Mandated Water Usage Reduction

By CMTA Staff

Capitol Update, Aug. 15, 2008 Share this on FacebookTweet thisEmail this to a friend

This year, Assemblymember John Laird (D-Santa Cruz) introduced AB 2175, Water Conservation, initially as a four-page bill directing the Department of Water Resources to establish numeric water conservation targets, make available information on technically feasible measures and list efficient agricultural water management practices.  Amendments have taken the bill to 21 pages and do not deal equitably with water conservation in commercial, industrial or institutional sectors.

Water conservation is a complex subject in California’s industrial and manufacturing sector and cannot be approached successfully with the same methods that are applied to efficiency and conservation in the residential sector.  Water is a costly raw material for businesses that must use it; an input that directly affects the bottom line.  Every water-using business in California has strong incentives to conserve and make its water use more efficient through cost-effective and technologically feasible improvements.

AB 2175 uses an arbitrary method for determining the efficiency of commercial, industrial and institutional water use.  The amount of water delivered to factories, restaurants, stores, hospitals, etc. is divided by the number of residents in the district.  This may make sense for residential efficiency but makes no sense for other classifications.  It penalizes those water customers who have already taken significant proactive steps to reduce their consumption.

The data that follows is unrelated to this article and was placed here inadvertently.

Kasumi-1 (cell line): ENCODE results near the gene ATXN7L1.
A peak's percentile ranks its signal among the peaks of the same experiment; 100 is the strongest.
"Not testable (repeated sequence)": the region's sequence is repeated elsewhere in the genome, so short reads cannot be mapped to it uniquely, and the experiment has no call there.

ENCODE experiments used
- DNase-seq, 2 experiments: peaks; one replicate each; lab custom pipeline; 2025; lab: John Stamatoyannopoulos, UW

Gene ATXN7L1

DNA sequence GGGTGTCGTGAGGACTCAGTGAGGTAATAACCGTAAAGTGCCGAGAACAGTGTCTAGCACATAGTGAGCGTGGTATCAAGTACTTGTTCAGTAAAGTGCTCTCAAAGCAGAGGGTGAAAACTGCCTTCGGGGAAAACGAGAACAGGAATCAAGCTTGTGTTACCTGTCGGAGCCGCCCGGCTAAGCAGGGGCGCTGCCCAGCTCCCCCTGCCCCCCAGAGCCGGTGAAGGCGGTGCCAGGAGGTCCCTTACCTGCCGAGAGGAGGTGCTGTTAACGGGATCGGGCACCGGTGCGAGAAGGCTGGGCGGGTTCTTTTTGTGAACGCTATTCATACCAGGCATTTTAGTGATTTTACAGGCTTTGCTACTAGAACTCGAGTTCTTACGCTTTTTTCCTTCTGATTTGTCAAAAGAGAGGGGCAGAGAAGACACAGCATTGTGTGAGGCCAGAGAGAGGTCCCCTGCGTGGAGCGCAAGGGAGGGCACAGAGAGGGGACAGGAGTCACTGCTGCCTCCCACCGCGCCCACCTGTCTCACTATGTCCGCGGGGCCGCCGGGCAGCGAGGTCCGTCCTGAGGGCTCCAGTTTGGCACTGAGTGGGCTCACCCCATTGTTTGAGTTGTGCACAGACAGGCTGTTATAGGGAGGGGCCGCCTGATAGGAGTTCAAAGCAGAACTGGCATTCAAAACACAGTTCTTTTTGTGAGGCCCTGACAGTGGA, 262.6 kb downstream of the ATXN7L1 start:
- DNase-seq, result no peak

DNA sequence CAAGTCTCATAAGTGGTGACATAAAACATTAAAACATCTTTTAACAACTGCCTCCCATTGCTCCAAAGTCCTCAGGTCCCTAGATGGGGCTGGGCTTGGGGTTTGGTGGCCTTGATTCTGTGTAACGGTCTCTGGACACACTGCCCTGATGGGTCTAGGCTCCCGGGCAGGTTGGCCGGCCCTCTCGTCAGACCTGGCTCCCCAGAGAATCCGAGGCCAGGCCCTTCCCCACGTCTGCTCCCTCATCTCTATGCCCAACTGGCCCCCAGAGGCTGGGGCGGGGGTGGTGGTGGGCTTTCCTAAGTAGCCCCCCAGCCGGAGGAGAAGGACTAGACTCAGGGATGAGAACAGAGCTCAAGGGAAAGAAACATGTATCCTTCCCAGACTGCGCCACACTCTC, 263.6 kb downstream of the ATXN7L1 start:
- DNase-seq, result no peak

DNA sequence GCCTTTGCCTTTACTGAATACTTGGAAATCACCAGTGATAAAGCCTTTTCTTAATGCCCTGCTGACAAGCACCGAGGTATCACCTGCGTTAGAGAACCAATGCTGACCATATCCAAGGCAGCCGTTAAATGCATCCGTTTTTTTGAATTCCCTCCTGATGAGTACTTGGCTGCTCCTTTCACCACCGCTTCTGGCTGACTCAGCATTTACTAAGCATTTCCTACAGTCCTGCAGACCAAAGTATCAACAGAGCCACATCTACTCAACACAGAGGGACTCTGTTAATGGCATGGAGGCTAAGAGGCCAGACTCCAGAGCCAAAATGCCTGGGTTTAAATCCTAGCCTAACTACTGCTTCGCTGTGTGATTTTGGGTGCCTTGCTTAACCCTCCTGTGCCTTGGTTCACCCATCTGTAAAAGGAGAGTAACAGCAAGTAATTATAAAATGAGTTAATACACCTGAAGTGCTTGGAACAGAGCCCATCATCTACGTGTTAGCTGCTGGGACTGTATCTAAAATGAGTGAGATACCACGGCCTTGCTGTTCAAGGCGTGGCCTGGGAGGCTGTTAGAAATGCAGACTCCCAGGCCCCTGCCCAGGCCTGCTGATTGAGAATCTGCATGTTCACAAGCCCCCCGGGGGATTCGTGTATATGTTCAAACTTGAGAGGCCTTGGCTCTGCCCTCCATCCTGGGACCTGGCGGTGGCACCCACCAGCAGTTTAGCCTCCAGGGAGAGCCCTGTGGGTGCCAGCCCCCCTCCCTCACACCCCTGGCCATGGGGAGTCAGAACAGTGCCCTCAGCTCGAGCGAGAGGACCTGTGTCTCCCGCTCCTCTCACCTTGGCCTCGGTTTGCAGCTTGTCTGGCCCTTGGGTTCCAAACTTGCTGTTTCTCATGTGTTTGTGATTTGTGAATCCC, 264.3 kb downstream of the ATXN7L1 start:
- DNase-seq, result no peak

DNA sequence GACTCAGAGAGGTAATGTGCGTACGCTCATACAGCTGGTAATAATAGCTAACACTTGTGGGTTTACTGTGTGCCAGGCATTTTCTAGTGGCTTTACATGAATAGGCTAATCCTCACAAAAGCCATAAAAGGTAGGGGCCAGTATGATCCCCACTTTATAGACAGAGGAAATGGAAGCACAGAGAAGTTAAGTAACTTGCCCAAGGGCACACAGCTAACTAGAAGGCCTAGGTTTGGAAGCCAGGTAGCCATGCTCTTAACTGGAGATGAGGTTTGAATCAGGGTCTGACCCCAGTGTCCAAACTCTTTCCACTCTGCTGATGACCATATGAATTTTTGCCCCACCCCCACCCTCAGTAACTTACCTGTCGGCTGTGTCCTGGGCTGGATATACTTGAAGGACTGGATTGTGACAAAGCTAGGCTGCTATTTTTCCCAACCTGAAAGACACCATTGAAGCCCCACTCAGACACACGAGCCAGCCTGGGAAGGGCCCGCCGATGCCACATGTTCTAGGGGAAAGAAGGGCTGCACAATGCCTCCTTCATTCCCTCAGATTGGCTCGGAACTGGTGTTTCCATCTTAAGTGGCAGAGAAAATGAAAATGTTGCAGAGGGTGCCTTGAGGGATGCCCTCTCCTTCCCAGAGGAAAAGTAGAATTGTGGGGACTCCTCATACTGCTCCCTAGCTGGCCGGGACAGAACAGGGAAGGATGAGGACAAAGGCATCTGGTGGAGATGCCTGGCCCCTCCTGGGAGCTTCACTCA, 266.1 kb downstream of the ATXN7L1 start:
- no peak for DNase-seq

In addition, manufacturers in particular pay significantly more for water.  They use water to make or process the goods that they produce.  Further reductions are likely to not be cost-effective and as such could make the company less competitive in the national and international market, unable to expand and more likely to contemplate moving to another state.

AB 2175 is currently on the Senate Floor.  If passed, it will need to go back to the Assembly for concurrence.  If this bill could hamper your operations, we urge you to let your Legislators know. 

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